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  • Research article
  • Open Access
  • Open Peer Review

Diastolic dysfunction is common and predicts outcome after cardiac surgery

  • 1Email authorView ORCID ID profile,
  • 2,
  • 2,
  • 2,
  • 3,
  • 3,
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Journal of Cardiothoracic Surgery201813:67

https://doi.org/10.1186/s13019-018-0744-3

  • Received: 5 January 2018
  • Accepted: 31 May 2018
  • Published:
Open Peer Review reports

Abstract

Background

Diastolic dysfunction (DD) identified on echocardiography predicts mortality after cardiac surgery, however the most useful diastolic parameters for assessment and the association of DD with prolonged mechanical ventilation, ICU re-admission, and hospital length of stay are not established.

Methods

We included patients that underwent coronary artery bypass grafting (CABG), aortic valve replacement (AVR) or a combined procedure (CAB-AVR) from 2010 to 2016, and who had preoperative transthoracic echocardiography (TTE) at our institution within 6 months of the operation. Diastolic function was graded using the transmitral E and A waves and the septal tissue Doppler velocity. We performed logistic regression to assess the association of grade of DD with a composite endpoint of death, prolonged mechanical ventilation, ICU readmission during hospitalization, and hospital length of stay longer than 14 days.

Results

Between 2010 and 2016, 577 patients were eligible for inclusion. DD was common, with 42% of the cohort manifesting grade II or grade III DD. Rates of death and prolonged ventilation increased across grades of DD and across quartiles of increasing LV filling pressure, assessed by the E/e’ ratio. Adjusting for age, sex, procedure, systolic and diastolic function, both systolic (odds ratio 0.68 95% CI 0.55–0.85 per inter-quartile increase in LVEF) and diastolic function (odds ratio 1.31 95% CI 1.04–1.66 per increasing DD grade) both independently predicted outcome.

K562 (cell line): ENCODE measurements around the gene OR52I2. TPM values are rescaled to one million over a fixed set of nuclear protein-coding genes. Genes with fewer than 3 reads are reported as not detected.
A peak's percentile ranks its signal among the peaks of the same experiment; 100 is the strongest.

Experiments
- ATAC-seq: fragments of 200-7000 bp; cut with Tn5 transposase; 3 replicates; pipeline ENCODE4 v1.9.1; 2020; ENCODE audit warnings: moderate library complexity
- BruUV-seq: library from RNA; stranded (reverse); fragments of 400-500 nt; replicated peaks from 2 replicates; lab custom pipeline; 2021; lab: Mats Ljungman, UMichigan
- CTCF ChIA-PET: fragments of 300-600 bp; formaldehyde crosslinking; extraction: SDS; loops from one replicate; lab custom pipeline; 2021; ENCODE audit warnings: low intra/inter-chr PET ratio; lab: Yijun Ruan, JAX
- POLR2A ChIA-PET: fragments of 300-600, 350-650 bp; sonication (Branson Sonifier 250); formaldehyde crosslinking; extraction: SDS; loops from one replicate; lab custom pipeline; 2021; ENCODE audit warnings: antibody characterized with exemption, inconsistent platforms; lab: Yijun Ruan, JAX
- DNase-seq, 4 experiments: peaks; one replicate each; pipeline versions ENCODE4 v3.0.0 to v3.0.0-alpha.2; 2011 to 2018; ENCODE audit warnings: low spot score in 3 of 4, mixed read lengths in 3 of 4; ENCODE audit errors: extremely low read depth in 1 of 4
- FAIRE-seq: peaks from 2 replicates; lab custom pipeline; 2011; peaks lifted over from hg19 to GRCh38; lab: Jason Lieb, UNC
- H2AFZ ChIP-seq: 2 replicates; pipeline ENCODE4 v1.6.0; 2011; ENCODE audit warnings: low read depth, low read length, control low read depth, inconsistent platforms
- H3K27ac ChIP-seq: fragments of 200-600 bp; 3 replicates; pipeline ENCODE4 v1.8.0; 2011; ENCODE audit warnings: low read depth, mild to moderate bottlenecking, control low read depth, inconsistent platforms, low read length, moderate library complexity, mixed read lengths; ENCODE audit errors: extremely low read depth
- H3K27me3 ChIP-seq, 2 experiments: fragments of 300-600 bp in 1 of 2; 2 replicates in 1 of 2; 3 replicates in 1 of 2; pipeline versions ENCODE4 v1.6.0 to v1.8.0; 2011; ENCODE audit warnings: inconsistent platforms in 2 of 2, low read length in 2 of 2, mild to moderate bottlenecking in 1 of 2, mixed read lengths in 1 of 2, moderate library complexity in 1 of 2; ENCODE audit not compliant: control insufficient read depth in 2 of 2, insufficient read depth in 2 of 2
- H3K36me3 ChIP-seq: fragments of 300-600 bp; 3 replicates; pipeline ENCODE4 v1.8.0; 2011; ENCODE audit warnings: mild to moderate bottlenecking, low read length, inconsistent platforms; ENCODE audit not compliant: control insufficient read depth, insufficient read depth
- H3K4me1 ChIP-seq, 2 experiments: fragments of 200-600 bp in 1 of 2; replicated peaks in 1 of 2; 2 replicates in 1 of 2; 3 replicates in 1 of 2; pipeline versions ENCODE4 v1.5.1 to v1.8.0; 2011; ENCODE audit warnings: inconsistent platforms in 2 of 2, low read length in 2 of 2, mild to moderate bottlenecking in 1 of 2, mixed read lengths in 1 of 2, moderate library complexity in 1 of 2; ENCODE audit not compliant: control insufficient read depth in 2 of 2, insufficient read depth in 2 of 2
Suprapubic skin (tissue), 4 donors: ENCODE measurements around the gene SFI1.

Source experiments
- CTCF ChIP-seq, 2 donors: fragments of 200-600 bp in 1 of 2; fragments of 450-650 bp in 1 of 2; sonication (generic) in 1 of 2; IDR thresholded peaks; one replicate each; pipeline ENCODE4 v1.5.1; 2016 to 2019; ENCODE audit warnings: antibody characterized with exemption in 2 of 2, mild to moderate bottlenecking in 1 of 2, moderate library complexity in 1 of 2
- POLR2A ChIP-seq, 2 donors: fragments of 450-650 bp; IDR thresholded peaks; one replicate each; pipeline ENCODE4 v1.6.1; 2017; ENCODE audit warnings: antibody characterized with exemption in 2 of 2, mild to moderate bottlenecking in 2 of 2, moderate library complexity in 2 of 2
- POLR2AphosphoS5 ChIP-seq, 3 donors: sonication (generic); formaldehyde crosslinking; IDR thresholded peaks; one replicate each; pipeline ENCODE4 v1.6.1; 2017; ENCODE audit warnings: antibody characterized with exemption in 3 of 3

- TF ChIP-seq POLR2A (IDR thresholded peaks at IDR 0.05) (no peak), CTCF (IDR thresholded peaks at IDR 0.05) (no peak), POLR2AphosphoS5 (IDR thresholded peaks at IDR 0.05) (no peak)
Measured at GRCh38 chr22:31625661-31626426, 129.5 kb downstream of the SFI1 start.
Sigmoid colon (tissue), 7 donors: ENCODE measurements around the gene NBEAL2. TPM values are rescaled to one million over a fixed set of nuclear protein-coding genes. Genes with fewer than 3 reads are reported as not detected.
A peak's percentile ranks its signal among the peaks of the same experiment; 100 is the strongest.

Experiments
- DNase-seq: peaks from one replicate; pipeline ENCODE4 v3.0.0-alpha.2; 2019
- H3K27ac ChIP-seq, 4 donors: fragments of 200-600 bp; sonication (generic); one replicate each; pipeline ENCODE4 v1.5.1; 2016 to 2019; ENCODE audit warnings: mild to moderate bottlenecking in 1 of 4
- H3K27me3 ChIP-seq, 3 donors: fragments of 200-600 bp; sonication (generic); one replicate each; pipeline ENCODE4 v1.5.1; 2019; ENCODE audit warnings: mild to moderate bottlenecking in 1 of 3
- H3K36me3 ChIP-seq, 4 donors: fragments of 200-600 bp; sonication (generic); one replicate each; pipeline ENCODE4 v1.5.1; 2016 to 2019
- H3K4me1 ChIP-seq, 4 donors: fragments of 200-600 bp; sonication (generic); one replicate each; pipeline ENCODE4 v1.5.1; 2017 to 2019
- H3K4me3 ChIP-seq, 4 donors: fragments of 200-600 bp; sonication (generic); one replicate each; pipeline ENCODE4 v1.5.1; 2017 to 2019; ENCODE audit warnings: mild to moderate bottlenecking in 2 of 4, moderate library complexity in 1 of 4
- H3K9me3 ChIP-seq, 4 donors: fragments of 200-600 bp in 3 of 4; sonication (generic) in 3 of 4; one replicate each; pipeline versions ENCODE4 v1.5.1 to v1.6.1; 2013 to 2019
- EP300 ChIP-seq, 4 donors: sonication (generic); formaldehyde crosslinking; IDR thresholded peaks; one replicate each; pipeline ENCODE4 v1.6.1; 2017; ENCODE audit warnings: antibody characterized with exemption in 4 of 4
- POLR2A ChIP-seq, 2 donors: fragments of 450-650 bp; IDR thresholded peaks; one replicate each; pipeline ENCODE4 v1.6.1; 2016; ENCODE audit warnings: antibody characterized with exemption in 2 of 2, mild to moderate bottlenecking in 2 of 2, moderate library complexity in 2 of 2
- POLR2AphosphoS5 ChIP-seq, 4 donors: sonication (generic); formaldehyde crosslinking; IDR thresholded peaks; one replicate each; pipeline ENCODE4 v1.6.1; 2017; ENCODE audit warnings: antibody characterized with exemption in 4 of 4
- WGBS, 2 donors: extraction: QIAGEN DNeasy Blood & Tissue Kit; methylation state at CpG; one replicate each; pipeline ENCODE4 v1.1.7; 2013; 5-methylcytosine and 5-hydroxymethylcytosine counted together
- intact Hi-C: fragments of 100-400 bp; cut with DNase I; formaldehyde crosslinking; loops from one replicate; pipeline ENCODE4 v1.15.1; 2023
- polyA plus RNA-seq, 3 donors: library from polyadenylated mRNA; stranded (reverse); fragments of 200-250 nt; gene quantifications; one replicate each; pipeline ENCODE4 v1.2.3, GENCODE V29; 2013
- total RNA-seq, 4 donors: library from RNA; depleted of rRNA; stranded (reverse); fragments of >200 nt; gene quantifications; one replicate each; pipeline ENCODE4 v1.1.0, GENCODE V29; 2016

Conclusion

Diastolic dysfunction is common among patients undergoing cardiac surgery and is associated with death, prolonged mechanical ventilation, and prolonged hospital and ICU length of stay independent of systolic dysfunction.

Keywords

  • CABG
  • AVR
  • Echocardiography
  • Diastolic dysfunction
  • Mechanical ventilation

Background

Diastolic dysfunction (DD) consists of abnormalities in myocardial relaxation and increased left ventricular stiffness leading to elevated cardiac filling pressures and, in the extreme form, decreased stroke volume [1, 2]. DD is a cardinal manifestation of heart failure with preserved ejection fraction (HFpEF) [3] and is impacted by volume status [4], positive pressure ventilation [57], and revascularization [8]. Diastolic function assessed by echocardiography has been shown to be associated with atrial fibrillation after cardiac surgery in some [9] but not all [10] studies, and various echocardiographic markers of diastolic function may predict outcomes including death, major morbidity, and difficulty separating from cardiopulmonary bypass [1117]. The specific diastolic parameters most useful for predicting outcomes after cardiac surgery are not clear, and the association of DD with important outcomes including prolonged need for mechanical ventilation, intensive care unit re-admission and prolonged length of stay have not been established.

The purpose of this study was to assess the association of pre-operative diastolic function assessed by echocardiography with post-operative outcomes following coronary artery bypass grafting (CABG), aortic valve replacement (AVR) or combined CABG and AVR. We hypothesized that a higher grade of DD would be associated with an increased risk of postoperative mortality, prolonged hospital length of stay, and need for prolonged mechanical ventilation after surgery.

Methods

We performed a retrospective study to determine the association of echocardiographic DD with outcomes after CAB, AVR, or CAB-AVR. We hypothesized that higher grade of DD assessed using the transmitral E and A waves and the septal tissue Doppler velocity (e’) and higher cardiac filling pressures estimated by the ratio of E to e’ velocity would both be associated with higher risk of postoperative mortality, prolonged hospital length of stay, and need for prolonged mechanical ventilation after surgery. The study was approved by the Johns Hopkins Hospital institutional review board.

Patient population